42. Building a democratic, peaceful and prosperous South Eastern Europe requires a strong determination by the countries in the region to reform their economies and societies, and a sustained commitment by OECD countries to co-operate with them. Ministers pledged the continuing active support of their countries to OECD's efficient work in South Eastern Europe, particularly its contribution to the design and implementation of the Stability Pact's Compact for Reform, Investment, Integrity and Growth, and Anti-corruption Initiative.
* * *
43. Progress has been made toward the financial stability of the Organisation, in particular through the decision to establish a pension fund for its staff. Ministers encouraged the Organisation to strengthen its current work on priorities and financial and management reform. The implementation of a long-term strategy for OECD's headquarters site is essential to the Organisation's effective and efficient functioning.
44. Ministers welcomed the OECD Forum 2000, which marks a major step forward in the Organisation's openness toward economies outside its membership and to civil society. In this context, they asked the Secretary-General to develop options for strengthening the process and structure of its consultation and dialogue with civil society.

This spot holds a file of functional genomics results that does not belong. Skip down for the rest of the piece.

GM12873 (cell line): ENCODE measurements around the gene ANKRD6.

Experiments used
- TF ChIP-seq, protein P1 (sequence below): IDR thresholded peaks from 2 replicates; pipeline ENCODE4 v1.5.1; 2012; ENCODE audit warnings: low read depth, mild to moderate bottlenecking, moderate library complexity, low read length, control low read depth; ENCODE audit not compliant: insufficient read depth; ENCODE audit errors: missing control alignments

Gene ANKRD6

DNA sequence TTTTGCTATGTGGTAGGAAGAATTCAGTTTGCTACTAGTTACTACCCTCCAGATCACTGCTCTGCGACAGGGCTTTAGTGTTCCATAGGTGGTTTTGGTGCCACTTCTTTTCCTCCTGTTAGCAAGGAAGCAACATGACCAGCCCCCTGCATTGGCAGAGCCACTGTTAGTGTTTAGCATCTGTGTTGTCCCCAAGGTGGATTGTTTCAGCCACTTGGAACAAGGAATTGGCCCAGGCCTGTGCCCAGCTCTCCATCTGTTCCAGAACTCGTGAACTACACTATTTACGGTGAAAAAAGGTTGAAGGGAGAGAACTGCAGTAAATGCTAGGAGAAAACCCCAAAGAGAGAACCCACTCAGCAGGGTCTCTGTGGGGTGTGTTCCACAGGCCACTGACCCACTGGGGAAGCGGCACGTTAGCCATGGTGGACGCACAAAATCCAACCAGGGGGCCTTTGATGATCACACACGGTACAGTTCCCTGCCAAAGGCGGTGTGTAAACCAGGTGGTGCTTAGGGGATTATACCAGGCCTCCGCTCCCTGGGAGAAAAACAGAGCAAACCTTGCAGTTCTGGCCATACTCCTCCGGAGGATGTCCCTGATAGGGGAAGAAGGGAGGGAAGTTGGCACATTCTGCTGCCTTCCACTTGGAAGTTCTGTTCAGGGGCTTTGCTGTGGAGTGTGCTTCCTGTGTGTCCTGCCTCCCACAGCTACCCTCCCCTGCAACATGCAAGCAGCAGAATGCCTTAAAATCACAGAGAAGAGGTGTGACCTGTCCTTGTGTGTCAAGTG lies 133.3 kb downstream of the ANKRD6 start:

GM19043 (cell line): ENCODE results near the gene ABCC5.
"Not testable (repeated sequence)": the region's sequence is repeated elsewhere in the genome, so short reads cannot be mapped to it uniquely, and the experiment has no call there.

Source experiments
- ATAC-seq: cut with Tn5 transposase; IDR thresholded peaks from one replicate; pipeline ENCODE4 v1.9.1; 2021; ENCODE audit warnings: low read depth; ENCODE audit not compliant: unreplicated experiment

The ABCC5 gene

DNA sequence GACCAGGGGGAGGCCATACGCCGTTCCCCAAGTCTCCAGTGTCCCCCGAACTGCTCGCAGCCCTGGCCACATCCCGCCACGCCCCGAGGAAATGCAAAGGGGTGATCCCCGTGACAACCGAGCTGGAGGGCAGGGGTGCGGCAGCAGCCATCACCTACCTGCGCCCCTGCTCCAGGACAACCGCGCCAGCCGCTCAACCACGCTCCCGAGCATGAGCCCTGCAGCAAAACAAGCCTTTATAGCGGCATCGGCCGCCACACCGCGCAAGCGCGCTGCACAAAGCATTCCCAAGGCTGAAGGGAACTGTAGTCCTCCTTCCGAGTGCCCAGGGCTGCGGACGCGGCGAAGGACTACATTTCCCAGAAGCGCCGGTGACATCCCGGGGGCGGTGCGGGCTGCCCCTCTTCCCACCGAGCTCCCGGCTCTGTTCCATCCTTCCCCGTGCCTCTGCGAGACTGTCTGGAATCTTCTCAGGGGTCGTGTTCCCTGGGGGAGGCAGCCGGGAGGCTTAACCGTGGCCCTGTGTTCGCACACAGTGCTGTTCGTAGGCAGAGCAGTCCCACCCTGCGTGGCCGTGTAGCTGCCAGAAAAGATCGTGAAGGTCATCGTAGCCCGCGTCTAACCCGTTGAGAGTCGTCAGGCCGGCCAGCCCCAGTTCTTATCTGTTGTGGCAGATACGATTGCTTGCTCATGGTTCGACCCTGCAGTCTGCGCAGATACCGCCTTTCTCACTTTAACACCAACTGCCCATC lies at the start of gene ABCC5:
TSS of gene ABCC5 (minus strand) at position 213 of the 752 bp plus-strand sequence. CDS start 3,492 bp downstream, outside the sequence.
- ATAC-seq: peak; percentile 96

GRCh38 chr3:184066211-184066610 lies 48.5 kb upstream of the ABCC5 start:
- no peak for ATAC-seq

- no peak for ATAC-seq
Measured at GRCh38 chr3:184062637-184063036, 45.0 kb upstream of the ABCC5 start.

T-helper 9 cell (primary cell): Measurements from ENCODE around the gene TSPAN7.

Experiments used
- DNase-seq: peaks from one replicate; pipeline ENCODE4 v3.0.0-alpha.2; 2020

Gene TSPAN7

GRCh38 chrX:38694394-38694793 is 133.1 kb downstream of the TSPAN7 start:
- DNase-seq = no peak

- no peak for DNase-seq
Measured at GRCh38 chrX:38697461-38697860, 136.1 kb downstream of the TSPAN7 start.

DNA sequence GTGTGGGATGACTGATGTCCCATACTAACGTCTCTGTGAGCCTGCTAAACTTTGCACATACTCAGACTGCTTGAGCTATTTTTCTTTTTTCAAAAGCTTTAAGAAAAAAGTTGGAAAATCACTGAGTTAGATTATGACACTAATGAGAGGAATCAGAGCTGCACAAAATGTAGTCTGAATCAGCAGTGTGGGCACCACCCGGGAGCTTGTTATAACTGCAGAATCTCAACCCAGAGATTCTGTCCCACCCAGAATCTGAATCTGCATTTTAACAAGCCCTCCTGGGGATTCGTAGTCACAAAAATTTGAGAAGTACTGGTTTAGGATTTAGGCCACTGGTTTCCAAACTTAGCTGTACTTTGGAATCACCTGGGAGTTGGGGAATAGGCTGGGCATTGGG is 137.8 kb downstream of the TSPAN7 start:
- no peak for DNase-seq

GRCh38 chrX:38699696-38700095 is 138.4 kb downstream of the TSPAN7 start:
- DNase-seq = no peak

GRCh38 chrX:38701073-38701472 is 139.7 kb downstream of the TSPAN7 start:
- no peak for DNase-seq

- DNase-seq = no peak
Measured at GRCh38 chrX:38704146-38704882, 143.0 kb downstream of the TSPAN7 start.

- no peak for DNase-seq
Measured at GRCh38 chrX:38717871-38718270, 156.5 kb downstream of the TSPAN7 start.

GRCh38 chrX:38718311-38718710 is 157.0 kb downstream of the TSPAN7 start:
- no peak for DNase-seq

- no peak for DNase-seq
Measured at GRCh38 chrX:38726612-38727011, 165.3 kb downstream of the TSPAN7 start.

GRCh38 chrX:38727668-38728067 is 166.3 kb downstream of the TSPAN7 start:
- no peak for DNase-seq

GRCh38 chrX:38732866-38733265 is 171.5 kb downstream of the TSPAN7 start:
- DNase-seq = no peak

* Bermuda, Cayman Islands, Cyprus, Malta, Mauritius, and San Marino
** Progress in Identifying and Eliminating Harmful Tax Practice
*** Bribery acts in relation with foreign political parties; advantages promised or given in anticipation of a person becoming a foreign official; bribery as a predicate offence for money laundering; and the role of foreign subsidiaries and offshore centres in bribery transactions.